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Aging Wisely August 2014 - Aging Wisely

Preparing for Medicare Open Enrollment 2015


medicare annual open enrollment

Facts about Medicare Open Enrollment for 2015

Each year, Medicare recipients have the opportunity to change Medicare plans for the coming year. The period of time allocated for making changes is the annual open enrollment period or annual coordinated election period. For the past couple years, this period has been October 15th-December 7th.

Almost 90% of Medicare’s nearly 50 million beneficiaries have some form of prescription drug coverage, with more than 17 million enrolled in private drug plans through the prescription drug program (Part D). Of those 17 million, 14 million are in the top 10 plans. Though plans must have basic key features, covered drugs and costs vary widely. You cannot necessarily just look at the monthly premium to determine what is best for you so it’s important to take the opportunity to look at your choices.

Here are a few key Medicare facts and dates:

  • New Medicare recipients (those who turn 65 or become eligible for Medicare, such as via a disability) have an initial 7 month enrollment period (to avoid late enrollment penalties): the 3 months prior to the month of eligibility, the month of eligibility and the 3 months following. Coverage begins the first day of your eligibility month (or the first day of the month you enroll if you don’t enroll until after your eligibility month).
  • Each year, current recipients can make changes to their Part D plan from October 15th to December 7th. The new plan will begin on January 1st of the following year. Everyone should do a review since both the plan options and your personal situation may have changed.
  • From January 1st-February 14th there is also a Medicare Advantage Disenrollment Period. During this time, those who are enrolled in a Medicare Advantage plan can disenroll, switch back to regular Medicare and pick a Part D plan.
  • There are Special Enrollment Periods (SEPs) for those in certain circumstances. These include moving in or out of a skilled nursing facility.
  • **You may hear information about enrollment periods or other details about the new healthcare plans under “Obamacare” (for example, the open enrollment period was originally set to correspond with the yearly Medicare period, but has been delayed). Do not get this information confused with Medicare. Also, beware of scammers who may try to take advantage of confusion around Obamacare and convince you that your Medicare plan is affected and you need to provide personal data.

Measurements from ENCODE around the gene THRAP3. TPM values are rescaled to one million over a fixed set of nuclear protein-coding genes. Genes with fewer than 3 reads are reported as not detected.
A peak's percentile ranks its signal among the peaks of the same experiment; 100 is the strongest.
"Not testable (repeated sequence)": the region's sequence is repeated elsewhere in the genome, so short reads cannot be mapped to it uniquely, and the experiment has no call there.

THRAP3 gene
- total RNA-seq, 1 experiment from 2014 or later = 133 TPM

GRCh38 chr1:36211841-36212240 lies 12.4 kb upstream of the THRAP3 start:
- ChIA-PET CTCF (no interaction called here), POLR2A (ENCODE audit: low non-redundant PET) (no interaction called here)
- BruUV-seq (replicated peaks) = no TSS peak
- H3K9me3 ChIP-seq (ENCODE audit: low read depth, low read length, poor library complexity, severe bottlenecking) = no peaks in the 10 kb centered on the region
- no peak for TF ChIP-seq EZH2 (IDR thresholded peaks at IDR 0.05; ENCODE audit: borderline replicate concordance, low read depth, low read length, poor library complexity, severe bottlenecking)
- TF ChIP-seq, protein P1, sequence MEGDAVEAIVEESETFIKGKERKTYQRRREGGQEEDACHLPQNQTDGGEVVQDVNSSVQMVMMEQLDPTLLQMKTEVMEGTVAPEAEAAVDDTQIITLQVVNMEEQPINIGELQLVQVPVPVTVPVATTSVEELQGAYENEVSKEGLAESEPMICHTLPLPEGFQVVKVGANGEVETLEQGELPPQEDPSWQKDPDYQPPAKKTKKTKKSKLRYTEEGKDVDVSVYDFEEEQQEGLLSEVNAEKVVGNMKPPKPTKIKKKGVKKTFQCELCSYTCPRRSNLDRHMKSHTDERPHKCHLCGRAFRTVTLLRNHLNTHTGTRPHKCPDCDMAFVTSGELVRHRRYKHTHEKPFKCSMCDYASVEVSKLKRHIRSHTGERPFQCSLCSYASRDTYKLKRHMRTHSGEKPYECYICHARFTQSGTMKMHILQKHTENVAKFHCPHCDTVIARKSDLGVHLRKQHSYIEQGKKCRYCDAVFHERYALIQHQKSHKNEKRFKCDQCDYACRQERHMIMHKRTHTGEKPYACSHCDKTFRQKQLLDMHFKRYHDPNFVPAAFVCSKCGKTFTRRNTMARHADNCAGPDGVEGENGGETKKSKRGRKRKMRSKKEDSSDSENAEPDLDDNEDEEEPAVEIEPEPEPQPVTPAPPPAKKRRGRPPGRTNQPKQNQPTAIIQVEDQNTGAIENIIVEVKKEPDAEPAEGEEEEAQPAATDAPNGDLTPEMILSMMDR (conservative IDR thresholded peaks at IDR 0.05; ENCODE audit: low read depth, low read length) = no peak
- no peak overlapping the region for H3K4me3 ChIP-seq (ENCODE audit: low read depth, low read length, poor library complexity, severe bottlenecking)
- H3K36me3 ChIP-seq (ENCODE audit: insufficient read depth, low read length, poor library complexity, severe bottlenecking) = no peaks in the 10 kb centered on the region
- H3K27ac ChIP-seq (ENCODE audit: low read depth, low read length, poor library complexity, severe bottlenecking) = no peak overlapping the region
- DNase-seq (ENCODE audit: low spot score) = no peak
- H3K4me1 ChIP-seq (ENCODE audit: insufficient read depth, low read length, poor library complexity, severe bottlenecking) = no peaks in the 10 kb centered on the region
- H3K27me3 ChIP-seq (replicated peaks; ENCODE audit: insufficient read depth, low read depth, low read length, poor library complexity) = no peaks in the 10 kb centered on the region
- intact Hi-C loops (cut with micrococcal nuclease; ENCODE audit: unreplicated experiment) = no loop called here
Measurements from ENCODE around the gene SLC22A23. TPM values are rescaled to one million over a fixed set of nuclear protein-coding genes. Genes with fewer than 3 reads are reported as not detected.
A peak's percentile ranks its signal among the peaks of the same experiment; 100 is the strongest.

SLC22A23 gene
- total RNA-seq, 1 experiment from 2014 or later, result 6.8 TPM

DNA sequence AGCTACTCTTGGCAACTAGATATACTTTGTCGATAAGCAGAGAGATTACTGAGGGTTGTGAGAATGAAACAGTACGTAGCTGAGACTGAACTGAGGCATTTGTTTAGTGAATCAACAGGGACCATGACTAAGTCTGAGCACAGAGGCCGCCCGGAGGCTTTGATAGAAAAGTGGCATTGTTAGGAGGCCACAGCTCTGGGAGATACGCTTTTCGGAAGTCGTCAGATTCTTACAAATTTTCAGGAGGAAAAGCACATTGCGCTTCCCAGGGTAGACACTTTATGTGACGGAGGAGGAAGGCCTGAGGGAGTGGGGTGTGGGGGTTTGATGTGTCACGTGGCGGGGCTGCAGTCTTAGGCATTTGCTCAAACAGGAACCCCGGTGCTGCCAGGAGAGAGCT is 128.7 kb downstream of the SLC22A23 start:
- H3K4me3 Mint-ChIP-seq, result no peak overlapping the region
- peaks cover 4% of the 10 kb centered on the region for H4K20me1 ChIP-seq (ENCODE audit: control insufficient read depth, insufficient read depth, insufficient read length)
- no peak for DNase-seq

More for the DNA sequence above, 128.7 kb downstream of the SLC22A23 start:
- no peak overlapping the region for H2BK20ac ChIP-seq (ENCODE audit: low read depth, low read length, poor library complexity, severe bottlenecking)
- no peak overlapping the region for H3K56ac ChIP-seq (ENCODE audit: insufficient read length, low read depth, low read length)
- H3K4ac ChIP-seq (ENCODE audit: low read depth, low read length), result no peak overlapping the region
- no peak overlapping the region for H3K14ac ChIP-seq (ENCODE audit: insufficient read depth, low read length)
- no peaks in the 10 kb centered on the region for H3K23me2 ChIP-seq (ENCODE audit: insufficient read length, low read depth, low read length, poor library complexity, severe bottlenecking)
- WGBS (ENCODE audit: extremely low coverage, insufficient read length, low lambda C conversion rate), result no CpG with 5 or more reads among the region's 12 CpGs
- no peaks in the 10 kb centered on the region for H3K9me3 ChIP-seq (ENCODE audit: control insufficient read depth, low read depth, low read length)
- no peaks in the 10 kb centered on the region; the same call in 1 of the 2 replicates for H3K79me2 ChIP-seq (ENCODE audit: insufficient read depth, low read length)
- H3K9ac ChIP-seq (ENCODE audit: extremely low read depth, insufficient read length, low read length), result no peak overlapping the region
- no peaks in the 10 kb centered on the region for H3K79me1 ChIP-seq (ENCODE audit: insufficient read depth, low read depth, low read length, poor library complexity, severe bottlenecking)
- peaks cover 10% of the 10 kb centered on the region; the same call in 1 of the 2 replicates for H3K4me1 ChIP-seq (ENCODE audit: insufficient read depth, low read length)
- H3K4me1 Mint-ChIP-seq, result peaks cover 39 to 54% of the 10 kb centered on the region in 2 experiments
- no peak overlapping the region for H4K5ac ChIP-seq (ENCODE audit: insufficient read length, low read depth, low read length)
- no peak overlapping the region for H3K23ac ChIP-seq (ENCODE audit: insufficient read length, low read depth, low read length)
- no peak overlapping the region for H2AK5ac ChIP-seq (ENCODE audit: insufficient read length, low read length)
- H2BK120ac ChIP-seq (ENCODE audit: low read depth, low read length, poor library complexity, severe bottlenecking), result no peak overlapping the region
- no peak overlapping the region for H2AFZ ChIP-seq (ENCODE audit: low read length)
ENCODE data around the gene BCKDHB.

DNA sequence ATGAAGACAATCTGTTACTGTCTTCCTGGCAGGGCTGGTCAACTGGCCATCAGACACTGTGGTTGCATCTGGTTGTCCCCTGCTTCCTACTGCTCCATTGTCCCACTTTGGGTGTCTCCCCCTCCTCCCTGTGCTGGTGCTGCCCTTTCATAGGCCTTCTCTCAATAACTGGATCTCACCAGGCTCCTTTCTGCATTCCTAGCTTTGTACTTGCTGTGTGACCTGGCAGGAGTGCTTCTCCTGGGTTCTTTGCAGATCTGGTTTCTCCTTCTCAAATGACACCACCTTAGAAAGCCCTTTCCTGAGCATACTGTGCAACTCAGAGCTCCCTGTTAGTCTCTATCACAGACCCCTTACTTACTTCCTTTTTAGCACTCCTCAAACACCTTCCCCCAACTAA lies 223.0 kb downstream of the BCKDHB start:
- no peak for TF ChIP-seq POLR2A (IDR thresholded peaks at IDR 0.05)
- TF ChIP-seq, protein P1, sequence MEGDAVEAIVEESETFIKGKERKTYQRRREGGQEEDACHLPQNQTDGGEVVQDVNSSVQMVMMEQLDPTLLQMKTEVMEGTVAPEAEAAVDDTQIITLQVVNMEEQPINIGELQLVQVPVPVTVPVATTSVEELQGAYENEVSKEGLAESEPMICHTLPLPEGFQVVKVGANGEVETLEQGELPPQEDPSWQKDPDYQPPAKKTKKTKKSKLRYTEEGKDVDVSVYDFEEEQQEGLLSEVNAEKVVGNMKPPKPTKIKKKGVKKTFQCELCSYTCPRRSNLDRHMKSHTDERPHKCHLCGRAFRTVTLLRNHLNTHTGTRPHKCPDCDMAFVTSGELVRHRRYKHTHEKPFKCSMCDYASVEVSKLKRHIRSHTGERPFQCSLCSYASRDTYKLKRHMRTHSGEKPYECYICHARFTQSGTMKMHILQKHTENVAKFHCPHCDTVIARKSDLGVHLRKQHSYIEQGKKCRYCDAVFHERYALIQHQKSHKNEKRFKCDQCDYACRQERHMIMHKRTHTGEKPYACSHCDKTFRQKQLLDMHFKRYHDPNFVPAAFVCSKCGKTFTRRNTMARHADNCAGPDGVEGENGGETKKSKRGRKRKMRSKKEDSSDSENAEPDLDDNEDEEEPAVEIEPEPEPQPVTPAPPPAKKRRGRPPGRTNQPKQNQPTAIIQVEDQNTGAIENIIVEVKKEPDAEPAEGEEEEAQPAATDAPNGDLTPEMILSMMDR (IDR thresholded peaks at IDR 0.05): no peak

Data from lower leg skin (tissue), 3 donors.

All this seem a bit confusing? Check out our 2014 Medicare fact sheet (we will have a 2015 version as soon as those numbers become available) or contact us about our Medicare Analysis services.

Our expert care managers can save you money and reduce your hassle! Trust our patient advocates…they do not sell insurance but instead offer expert guidance based on years helping patients navigate the healthcare system.

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Getting Help for Depression


depression in seniors

With Robin Williams’ recent suicide, there has been increasing discussion about depression, addiction and suicide. Increased awareness is important for these issues that are too often hidden and stigmatized, or misunderstood.

One great article that was recently posted on is Five Common Myths of Depression, which may help you to gain a better understanding of the disease.

Older adults in particular often face untreated depression, largely because of certain misconceptions. Some of this comes from the myth that depression is a normal part of aging. Additionally, the signs of depression can be a bit trickier to spot in elders and often get confused with other illnesses. You may want to read our article, Signs and Symptoms of Depression in the Elderly.